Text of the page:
• The early release of inmates, as jail and prison officials scrambled to slash their inmate populations in order to give themselves a fighting chance at avoiding COVID epidemics among their inmates and staff members. With nearly 1,300 inmate deaths and 78 correctional officer deaths due to COVID, the rush to cut inmate populations is understandable;
  • A criminal justice system that in many places has come to a virtual standstill, as courts shut down;
  • Calls for defunding of police agencies that resulted in budget cuts with no recommended alternatives;
  • The cancellation of new recruit classes in some cities coupled with surges in retirements and resignations, which has resulted in fewer officers on the street; and
  • A very contentious national election that polarized the country into warring factions.

This has all had an impact. 

If you look at the cities that had the most vitriolic demonstrations, such as Minneapolis, Portland, Seattle, and Louisville, they had some of the highest increases in homicides. Portland, for example had more 100 straight nights of demonstrations.

As we spoke to chiefs and other folks in those cities, they told us that they allocated considerable resources to managing the demonstrations, to prevent further violence and property destruction. Those resources had to come from somewhere.  The officers were getting pulled from neighborhoods all over the city, including areas that most need police protection.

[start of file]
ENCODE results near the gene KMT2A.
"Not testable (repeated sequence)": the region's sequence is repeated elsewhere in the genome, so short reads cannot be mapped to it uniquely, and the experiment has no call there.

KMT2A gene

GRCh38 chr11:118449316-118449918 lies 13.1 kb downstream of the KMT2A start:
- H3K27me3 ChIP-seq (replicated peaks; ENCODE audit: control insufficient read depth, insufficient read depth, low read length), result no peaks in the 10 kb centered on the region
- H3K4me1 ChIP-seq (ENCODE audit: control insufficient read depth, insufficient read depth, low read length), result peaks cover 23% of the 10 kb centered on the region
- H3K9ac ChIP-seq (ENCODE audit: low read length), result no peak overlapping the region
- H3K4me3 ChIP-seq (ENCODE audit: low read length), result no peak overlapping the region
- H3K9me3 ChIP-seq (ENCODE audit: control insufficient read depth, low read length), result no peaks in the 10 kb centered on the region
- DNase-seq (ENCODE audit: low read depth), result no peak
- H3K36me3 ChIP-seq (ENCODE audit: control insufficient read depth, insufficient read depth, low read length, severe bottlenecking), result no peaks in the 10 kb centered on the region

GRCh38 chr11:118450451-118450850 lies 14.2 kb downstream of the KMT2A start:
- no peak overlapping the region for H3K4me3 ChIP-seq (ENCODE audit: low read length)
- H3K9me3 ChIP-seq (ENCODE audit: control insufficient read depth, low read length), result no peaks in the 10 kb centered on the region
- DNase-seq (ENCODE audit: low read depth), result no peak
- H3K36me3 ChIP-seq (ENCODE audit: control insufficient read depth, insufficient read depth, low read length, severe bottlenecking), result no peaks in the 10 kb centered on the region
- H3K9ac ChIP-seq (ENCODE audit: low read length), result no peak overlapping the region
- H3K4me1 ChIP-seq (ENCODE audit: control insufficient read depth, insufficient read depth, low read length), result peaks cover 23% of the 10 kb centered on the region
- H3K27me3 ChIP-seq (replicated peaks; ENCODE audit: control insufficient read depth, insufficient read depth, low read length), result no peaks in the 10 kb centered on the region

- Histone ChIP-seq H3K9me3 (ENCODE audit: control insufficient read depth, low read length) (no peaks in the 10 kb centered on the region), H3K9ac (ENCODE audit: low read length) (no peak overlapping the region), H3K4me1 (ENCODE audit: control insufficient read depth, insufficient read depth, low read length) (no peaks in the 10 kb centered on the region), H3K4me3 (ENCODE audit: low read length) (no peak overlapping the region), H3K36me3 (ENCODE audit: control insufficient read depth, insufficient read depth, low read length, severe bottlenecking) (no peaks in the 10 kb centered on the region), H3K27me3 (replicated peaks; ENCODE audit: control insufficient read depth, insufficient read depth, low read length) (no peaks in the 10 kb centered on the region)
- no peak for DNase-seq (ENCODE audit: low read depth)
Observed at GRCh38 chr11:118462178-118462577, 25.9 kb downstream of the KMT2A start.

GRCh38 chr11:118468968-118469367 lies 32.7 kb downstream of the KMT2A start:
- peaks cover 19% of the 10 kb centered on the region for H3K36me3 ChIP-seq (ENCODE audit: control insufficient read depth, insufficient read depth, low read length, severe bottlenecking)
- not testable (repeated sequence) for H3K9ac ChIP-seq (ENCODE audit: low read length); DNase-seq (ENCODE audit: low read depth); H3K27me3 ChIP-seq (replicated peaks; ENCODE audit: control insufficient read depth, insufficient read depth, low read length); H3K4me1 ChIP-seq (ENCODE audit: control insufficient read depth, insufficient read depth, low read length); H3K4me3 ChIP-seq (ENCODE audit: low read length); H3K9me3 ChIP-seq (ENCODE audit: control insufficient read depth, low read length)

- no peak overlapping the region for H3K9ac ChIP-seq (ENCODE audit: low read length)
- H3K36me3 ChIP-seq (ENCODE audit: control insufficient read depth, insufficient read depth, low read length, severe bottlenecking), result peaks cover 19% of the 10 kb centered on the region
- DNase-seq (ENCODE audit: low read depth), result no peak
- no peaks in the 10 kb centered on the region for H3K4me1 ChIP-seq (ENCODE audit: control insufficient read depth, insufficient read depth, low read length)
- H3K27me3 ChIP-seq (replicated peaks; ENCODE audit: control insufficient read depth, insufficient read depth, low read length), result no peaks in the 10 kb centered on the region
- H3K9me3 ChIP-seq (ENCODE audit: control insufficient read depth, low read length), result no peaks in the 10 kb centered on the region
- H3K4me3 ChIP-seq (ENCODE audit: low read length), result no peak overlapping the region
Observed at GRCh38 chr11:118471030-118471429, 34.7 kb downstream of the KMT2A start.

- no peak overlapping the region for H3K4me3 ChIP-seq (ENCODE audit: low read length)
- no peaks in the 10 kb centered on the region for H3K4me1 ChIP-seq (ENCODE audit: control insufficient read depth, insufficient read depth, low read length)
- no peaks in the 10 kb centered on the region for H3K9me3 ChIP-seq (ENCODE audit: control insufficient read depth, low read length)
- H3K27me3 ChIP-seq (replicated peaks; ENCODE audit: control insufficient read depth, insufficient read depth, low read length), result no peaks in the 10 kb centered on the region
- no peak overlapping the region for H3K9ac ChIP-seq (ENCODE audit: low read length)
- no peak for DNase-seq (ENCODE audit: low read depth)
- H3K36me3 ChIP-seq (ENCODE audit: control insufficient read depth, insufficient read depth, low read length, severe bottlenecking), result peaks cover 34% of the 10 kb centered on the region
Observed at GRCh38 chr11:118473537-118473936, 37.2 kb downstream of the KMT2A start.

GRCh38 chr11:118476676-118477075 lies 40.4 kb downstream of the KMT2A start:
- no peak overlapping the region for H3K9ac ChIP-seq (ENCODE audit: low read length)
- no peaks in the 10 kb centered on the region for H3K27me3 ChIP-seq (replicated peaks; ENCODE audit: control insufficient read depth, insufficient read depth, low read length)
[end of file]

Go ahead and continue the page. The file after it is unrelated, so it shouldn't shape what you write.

One key factor: Wholesale release of violent offenders and gun offenders

Talking to police chefs, they’ll also tell you that in many cases, people who were getting arrested were put back on the street very quickly. This had significant and tragic consequences.

You need look no further than the November 9 murder of Houston Police Sergeant Sean Rios. Police arrested a 24-year-old suspect who had a criminal record dating to 2014, and who was arrested in February on a gun charge but was released on a $100 bond.

These stories are being told over and over again. The movement to reduce bail makes considerable sense, except in the case of those who are arrested for violent crimes or illegal gun possession.

Let’s talk about the elephant in the room

I think that all these factors have contributed to an increase in violent crime.  But there’s one more factor – the elephant in the room that nobody wants to talk about.  And that is the impact of all of this on the working cop.

In all the conversations we have had recently with chiefs as well as working cops and homicide detectives, there’s this one constant refrain:  The day-to-day activity of working cops has changed when it comes to proactive police work.  

And the bad guys know this. Many of them are now carrying weapons, because they recognize that the chances of being stopped have been significantly reduced. 

And as a result, disputes that might otherwise end with an exchange of words are now ending with gunfire.